I found myself relying on my fatal flames when my minions were vanquished, particularly when corpses were in short supply. If you rely on certain key skills in this manner, you should approach Path of Exile's extraordinary passive skill tree with thoughtful care. This massive web of passive augmentations is a shock the first time you open it; the entire range of possibilities stretches beyond the confines of the screen, your eyes glazing over due to the sheer magnitude. If you get too experimental with this tree, you could ruin your character, wasting points on skills that don't improve your effectiveness. That's a scary proposition. Common sense is the talent you must rely on here, presuming you don't rush to the Internet to research popular character builds. By the time you reach vital branches in the passive skill tree, you should already have a decent idea of where your path might lead.
Perusing the passive skill tree is an intellectual delight when you're hanging around town, preparing for your next adventure. Nevertheless, bloodthirsty combat forms Path of Exile's ironclad foundation, and the moment-to-moment thrills are inescapable, especially if you invite other players to the battleground. It's easy to join up to five others, and should you create a public party, at least a few others are certain to accompany you on your journey. Marching forward as a full party is a visual treat. Electrified golems emit crackling orbs in all directions as your friends sling arrows and knives into their petrified flesh. Multiple marauders hammer on a colossal walker as you conjure an elemental deluge. Some boss fights prove difficult should you face them alone, but fellow exiles are quick to leap to your aid. Sometimes too quick, as it turns out: in a few cases, my powerful teammates quickly slaughtered the opposing general before I had time to blink.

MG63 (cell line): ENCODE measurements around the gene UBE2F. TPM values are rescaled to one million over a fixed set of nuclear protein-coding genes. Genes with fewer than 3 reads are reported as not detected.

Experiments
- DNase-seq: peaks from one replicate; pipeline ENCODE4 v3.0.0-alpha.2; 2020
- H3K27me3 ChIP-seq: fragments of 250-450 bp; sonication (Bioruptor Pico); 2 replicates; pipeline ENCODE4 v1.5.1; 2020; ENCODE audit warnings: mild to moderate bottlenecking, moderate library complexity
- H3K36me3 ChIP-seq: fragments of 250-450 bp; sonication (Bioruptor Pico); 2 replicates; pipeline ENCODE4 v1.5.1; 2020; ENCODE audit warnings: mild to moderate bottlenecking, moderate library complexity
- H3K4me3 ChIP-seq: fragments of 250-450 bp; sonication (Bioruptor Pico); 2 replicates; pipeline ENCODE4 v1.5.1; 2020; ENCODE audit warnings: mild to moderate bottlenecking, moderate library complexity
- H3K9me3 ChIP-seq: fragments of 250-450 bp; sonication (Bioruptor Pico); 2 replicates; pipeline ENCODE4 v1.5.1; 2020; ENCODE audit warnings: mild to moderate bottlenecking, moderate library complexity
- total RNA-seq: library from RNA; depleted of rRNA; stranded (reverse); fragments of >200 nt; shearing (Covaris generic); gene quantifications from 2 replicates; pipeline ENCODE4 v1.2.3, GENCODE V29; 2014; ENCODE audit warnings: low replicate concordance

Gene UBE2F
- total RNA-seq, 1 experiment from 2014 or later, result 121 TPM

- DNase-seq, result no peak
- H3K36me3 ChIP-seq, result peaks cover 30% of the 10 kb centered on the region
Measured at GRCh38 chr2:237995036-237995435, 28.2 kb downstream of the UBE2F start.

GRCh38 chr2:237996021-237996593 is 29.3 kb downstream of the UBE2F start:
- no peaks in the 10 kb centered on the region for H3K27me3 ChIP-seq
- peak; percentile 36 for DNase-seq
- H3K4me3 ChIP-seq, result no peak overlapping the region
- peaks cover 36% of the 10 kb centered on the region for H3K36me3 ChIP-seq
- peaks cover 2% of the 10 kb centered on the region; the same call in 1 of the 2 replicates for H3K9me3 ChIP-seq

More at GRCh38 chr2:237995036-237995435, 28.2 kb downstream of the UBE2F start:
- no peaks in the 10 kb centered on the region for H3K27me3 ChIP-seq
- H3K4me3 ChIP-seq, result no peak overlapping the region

Ethereal knives do plenty of damage in spite of their ghostly nature.
It's too bad that Path of Exile's competitive play is so limited. Not only does joining a player-versus-player queue force you to stay in a village, but you can participate only when your level falls within certain bounds. (If you're too high in level, you're out of luck.) Overall, however, you couldn't accuse the game of wanting for content. Various leagues reshape the rules, making bosses more difficult, adding unique items, and implementing permanent death. Other leagues pit players against each other in races, spurring participants to level up as quickly as possible. And even after it seems you've exhausted every possible option, collectible maps give you access to unique adventuring areas with various modifiers applied to them.
Considering that Path of Exile costs you nothing beyond some Internet bandwidth, it provides an embarrassment of pleasures. If you like standing out in a crowd, you could toss Grinding Gear Games some cash by purchasing a cosmetic accessory, like a nature aura to surround your wand, or a pet ferret to tail you. I'm so fully committed to Path of Exile that I've spent a bit of coin myself, and my witch is only one of many wayfarers I intend to guide through Wraeclast. Many mysteries still await me, even in the savage regions I've already charted.